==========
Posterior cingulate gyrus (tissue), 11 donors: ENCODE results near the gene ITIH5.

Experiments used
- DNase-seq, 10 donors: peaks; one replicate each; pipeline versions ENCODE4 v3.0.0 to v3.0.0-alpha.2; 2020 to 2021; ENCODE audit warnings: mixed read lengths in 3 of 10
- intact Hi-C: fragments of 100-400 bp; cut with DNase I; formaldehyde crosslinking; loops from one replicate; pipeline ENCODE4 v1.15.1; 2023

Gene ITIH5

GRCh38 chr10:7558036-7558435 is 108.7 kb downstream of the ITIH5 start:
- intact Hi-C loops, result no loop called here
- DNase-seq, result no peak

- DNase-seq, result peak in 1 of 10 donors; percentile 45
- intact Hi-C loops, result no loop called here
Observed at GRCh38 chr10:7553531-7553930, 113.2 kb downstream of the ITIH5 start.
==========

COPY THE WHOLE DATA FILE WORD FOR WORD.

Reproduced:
Posterior cingulate gyrus (tissue), 11 donors: ENCODE results near the gene ITIH5.

Experiments used
- DNase-seq, 10 donors: peaks; one replicate each; pipeline versions ENCODE4 v3.0.0 to v3.0.0-alpha.2; 2020 to 2021; ENCODE audit warnings: mixed read lengths in 3 of 10
- intact Hi-C: fragments of 100-400 bp; cut with DNase I; formaldehyde crosslinking; loops from one replicate; pipeline ENCODE4 v1.15.1; 2023

Gene ITIH5

GRCh38 chr10:7558036-7558435 is 108.7 kb downstream of the ITIH5 start:
- intact Hi-C loops, result no loop called here
- DNase-seq, result no peak

- DNase-seq, result peak in 1 of 10 donors; percentile 45
- intact Hi-C loops, result no loop called here
Observed at GRCh38 chr10:7553531-7553930, 113.2 kb downstream of the ITIH5 start.